History is full on conspiracy theories, and particularly over the last two years they seem to have run rampant. A global pandemic affecting all people and the rise over the last decade of social media channels has enabled conspiracies to amplify misinformation more quickly and deliberately than ever before.
American University sociality professor Cynthia Miller-Idriss states that people tend to turn to conspiracy theories when ‘they’ve lost a sense of control and feel afraid and anxious, because these theories can offer comfort in the form of a black-and-white answer.’
Some of the most popular conspiracy theories over the last 50 years include myths about the Holocaust, the involvement of the CIA in JFK’s assassination, the moon landing being faked, Princess Diana’s death not being an accident, the earth being flat, and that COVID-19 is actually an intentional attempt at population control.
In Miller-Idriss's work as the director of American University’s Polarisation and Extremism Research & Innovation Lab, she has found that one way to combat conspiracy theories is to reach people through a process called attitudinal inoculation. With this technique, researchers strive to teach people how propaganda, misinformation, and conspiracy theories function so that when they come across suspicious claims from dubious sources, they’re appropriately sceptical.
The church is not immune from conspiracy theories, and their effects can often spell disaster for the mission Christ has for His bride.
The conspiracy of individualism
One such conspiracy theory that affects the church of today is the conspiracy of individualism. This conspiracy theory has its roots in the 17th century when social scientists would say that the social construct of individualism was born.
For 1700 years it wasn’t a big deal for the church, but it certainly has been for the last 300 years, and the pace of this theory infecting the church has certainly escalated within the last century. It runs almost unchecked today.
In essence, individualism is the idea that ‘I’ am more important than ‘we’ - Google the theory of individualism and you’ll see many variations of the same theme.
Last year, this conspiracy theory revealed itself in a very public way in a very public speech. Christopher Luxon had just been appointed to the leader of The National Party (the opposition) and his faith was the subject of a lot of questioning. Speaking to Q+A's Jack Tame on TVNZ a week after assuming the leadership in December, Luxon said, "The bottom line is my faith is very personal to me. I don't need to go to church, with my faith.”
This resonated with a lot of people. A couple of weeks ago I was listening to talkback radio on NewstalkZB and this exact topic came up. For 90 minutes every single caller reiterated the same theme. Every one of them – my faith is personal to me and I don’t need to belong to the church to express my faith.
Christian individualism – A fallacy
The problem with this theory of individualistic faith is that this is not what the Scriptures say about being a follower of Jesus.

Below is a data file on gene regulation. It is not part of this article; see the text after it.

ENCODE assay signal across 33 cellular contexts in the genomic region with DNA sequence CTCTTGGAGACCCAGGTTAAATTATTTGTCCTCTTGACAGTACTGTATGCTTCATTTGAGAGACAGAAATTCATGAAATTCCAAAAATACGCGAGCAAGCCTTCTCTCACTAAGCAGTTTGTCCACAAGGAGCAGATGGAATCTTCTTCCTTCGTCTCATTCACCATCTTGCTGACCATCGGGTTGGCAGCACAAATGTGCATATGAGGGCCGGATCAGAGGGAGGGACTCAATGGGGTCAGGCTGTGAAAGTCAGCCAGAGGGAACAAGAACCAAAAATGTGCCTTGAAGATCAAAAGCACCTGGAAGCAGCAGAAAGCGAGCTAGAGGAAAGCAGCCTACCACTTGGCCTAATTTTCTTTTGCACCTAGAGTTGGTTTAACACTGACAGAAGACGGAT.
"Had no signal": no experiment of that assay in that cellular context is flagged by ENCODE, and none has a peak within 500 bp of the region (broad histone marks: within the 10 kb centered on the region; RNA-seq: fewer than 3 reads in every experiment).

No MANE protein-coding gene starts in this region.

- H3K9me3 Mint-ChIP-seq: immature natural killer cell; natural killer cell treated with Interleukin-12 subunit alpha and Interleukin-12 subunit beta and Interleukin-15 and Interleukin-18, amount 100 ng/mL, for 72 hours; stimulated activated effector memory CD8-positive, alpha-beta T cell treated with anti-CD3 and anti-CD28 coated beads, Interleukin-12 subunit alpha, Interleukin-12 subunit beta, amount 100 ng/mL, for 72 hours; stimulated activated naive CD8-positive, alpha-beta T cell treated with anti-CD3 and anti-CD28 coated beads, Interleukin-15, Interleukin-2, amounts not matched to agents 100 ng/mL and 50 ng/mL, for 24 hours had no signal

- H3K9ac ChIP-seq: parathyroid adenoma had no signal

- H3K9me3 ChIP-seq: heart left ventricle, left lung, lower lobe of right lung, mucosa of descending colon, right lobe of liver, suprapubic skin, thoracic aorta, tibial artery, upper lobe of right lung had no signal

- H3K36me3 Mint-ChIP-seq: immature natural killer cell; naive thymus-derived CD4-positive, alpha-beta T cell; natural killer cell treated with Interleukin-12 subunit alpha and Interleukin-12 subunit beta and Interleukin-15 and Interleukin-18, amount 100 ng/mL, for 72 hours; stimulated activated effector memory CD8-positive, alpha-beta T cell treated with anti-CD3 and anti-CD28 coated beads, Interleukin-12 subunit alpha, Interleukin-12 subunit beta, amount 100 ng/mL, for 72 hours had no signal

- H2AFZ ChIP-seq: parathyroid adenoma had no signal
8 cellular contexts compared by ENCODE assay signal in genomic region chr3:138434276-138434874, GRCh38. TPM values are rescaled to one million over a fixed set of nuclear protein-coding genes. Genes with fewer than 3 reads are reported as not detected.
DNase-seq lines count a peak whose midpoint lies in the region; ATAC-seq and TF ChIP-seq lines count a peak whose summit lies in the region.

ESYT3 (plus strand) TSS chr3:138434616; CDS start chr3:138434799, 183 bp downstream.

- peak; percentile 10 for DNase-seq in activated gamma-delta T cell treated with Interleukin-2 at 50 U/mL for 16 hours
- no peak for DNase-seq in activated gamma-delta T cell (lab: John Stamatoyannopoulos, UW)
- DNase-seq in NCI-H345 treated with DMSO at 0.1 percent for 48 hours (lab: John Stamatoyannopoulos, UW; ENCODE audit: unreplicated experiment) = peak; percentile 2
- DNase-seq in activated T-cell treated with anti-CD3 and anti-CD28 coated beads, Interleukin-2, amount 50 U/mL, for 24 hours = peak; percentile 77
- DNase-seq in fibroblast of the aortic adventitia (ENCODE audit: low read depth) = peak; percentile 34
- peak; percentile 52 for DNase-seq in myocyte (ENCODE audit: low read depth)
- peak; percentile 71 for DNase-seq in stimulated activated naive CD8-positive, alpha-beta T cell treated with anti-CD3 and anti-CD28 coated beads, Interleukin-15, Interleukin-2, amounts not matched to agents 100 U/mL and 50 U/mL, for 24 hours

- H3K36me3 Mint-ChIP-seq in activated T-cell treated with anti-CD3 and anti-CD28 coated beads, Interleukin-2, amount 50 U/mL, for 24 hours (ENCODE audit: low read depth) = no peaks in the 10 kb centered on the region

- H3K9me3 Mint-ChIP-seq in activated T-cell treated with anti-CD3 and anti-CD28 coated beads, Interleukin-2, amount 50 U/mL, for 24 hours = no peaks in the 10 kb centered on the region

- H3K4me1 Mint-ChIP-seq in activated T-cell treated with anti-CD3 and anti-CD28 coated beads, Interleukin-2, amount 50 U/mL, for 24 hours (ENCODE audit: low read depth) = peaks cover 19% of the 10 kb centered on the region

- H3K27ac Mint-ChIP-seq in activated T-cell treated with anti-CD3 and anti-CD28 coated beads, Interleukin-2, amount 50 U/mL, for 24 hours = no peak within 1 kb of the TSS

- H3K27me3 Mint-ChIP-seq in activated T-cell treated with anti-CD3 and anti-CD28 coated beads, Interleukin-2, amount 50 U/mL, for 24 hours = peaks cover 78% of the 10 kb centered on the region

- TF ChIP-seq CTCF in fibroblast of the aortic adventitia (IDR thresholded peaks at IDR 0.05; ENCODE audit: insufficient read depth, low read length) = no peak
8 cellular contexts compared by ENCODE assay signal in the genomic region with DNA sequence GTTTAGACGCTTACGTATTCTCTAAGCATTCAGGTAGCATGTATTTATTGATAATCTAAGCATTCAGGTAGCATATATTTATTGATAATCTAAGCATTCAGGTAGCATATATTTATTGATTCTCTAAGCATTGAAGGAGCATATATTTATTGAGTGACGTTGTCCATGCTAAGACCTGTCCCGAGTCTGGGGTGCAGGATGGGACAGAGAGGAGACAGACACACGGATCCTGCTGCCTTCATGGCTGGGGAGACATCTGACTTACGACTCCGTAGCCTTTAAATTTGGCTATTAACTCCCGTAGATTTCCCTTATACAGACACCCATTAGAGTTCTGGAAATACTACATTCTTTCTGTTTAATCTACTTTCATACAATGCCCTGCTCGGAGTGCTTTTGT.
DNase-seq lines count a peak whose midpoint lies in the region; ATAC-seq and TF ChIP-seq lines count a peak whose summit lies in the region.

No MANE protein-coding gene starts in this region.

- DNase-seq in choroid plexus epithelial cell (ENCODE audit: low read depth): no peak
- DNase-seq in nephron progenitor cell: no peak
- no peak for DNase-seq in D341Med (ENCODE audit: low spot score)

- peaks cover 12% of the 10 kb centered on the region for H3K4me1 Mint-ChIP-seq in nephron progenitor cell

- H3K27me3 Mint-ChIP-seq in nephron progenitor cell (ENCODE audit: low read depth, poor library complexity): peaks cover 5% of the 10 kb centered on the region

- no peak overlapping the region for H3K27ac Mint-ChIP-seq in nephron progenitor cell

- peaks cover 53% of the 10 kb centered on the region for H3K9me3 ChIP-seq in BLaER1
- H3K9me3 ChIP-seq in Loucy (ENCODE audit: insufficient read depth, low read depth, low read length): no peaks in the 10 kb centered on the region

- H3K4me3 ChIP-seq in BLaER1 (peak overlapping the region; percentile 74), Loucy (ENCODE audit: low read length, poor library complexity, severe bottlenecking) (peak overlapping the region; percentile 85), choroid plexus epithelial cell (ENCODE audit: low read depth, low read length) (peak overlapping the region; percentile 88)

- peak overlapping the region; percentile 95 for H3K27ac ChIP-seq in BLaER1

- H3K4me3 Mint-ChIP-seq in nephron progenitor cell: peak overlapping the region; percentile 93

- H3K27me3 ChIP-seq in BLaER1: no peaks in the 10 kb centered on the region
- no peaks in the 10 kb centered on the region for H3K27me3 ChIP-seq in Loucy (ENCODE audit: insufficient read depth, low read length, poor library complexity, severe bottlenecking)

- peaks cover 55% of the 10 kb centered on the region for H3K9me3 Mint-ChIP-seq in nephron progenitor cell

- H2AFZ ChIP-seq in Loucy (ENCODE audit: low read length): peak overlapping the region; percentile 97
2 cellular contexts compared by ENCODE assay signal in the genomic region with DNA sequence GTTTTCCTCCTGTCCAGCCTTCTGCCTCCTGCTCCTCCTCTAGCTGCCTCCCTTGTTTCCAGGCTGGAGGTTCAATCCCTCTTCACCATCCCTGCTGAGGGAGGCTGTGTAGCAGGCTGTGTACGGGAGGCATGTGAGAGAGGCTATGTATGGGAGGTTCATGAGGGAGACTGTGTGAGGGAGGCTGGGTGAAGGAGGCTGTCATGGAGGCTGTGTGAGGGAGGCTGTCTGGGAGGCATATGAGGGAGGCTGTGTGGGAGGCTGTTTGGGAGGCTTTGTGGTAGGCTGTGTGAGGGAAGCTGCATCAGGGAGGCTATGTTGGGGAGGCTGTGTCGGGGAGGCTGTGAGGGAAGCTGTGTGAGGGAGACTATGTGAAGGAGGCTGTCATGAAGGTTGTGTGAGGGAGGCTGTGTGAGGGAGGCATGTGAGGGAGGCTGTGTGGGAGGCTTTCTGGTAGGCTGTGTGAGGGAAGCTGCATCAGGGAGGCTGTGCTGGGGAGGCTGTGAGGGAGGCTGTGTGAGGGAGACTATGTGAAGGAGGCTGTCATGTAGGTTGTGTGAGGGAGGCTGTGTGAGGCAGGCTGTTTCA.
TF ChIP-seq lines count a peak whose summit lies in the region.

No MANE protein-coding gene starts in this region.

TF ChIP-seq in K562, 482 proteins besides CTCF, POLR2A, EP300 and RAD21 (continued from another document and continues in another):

The foundation for confronting the conspiracy theory is found in the Gospel of Matthew. In chapter 16, verses 13-18, we read of Jesus’ interaction with his group of friends, 13When Jesus came to the region of Caesarea Philippi, he asked his disciples, “Who do people say the Son of Man is?” 14They replied, “Some say John the Baptist; others say Elijah; and still others, Jeremiah or one of the prophets.” 15“But what about you?” he asked. “Who do you say I am?” 16Simon Peter answered, “You are the Messiah, the Son of the living God.” 17Jesus replied, “Blessed are you, Simon son of Jonah, for this was not revealed to you by flesh and blood, but by my Father in heaven. 18 And I tell you that you are Peter, and on this rock I will build my church, and the gates of Hades will not overcome it.
The language Jesus uses is instructive and challenging and its foundation is the Greek word ekklesia (church) which was always a gathering of people. It’s root word within Old Testament also meant the gathering of God’s people. Whichever way we look at it, the ekklesia, the church, are God’s people, together.
This theme is built through the rest of the New Testament, from the demonstration of early Christians in the book of Acts, to the body language of Corinthians and Romans, to descriptions given in 1 Peter and Hebrews.
Confronting the conspiracy
Confronting this conspiracy takes courage, accepting that the Bible is the authoritative Word of God takes faith, and subjecting ourselves to the challenges that come from deliberate relationships where we have the freedom to be vulnerable and accountable is counter-cultural to the individualism that pervades our Western culture.
If we were to apply Miller-Idriss’s process of attitudinal inoculation to the conspiracy of individualism in the church, our attention would be drawn to the width and depth of the Scriptures, rather than the cultural constructs of our times.
With around 59 ‘one-another’s’ being written throughout the New Testament, we would be wise to recognise with suspicion any theory that seeks to drive us from one another and from relationships with our sisters and brothers in Christ.
Perhaps 2022 will be a year where we treat conspiracy with suspicion, and the Word of God with trust.
History will tell us the results.
Grant Harris is a reformed banker who has been the Senior Pastor of Windsor Park Baptist Church in Auckland, New Zealand, for eleven years. Grant’s passionate about seeing people catch a glimpse of who they are in Christ and living out the difference that makes. He’s tried living according to the patterns of this world and found that those patterns came up short. He’s still a work-in-progress and always will be. You can contact Grant at firstname.lastname@example.org.